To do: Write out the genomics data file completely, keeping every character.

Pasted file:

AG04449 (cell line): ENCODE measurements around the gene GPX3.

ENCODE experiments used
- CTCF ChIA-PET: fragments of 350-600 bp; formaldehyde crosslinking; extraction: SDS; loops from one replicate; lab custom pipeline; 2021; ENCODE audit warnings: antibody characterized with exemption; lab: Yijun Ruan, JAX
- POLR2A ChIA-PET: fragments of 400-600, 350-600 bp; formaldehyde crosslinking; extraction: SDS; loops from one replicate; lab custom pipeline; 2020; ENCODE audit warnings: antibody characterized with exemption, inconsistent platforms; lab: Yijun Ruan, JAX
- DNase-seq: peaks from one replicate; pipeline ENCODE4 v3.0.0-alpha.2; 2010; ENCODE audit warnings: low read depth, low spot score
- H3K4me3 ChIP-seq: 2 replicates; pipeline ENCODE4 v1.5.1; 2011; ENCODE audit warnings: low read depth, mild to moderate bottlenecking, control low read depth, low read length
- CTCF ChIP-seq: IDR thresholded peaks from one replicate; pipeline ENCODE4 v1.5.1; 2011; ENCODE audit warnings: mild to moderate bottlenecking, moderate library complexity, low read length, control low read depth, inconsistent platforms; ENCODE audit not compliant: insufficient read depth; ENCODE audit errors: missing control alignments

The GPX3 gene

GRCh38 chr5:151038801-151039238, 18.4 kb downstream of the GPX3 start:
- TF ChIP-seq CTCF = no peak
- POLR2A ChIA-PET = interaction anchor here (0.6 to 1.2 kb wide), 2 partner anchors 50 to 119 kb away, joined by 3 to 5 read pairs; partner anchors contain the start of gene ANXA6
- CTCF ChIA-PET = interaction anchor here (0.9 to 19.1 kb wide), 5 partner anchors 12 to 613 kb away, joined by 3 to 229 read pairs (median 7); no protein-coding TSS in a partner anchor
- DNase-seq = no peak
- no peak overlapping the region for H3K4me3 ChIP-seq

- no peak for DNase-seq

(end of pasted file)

AG04449 (cell line): ENCODE measurements around the gene GPX3.

ENCODE experiments used
- CTCF ChIA-PET: fragments of 350-600 bp; formaldehyde crosslinking; extraction: SDS; loops from one replicate; lab custom pipeline; 2021; ENCODE audit warnings: antibody characterized with exemption; lab: Yijun Ruan, JAX
- POLR2A ChIA-PET: fragments of 400-600, 350-600 bp; formaldehyde crosslinking; extraction: SDS; loops from one replicate; lab custom pipeline; 2020; ENCODE audit warnings: antibody characterized with exemption, inconsistent platforms; lab: Yijun Ruan, JAX
- DNase-seq: peaks from one replicate; pipeline ENCODE4 v3.0.0-alpha.2; 2010; ENCODE audit warnings: low read depth, low spot score
- H3K4me3 ChIP-seq: 2 replicates; pipeline ENCODE4 v1.5.1; 2011; ENCODE audit warnings: low read depth, mild to moderate bottlenecking, control low read depth, low read length
- CTCF ChIP-seq: IDR thresholded peaks from one replicate; pipeline ENCODE4 v1.5.1; 2011; ENCODE audit warnings: mild to moderate bottlenecking, moderate library complexity, low read length, control low read depth, inconsistent platforms; ENCODE audit not compliant: insufficient read depth; ENCODE audit errors: missing control alignments

The GPX3 gene

GRCh38 chr5:151038801-151039238, 18.4 kb downstream of the GPX3 start:
- TF ChIP-seq CTCF = no peak
- POLR2A ChIA-PET = interaction anchor here (0.6 to 1.2 kb wide), 2 partner anchors 50 to 119 kb away, joined by 3 to 5 read pairs; partner anchors contain the start of gene ANXA6
- CTCF ChIA-PET = interaction anchor here (0.9 to 19.1 kb wide), 5 partner anchors 12 to 613 kb away, joined by 3 to 229 read pairs (median 7); no protein-coding TSS in a partner anchor
- DNase-seq = no peak
- no peak overlapping the region for H3K4me3 ChIP-seq

- no peak for DNase-seq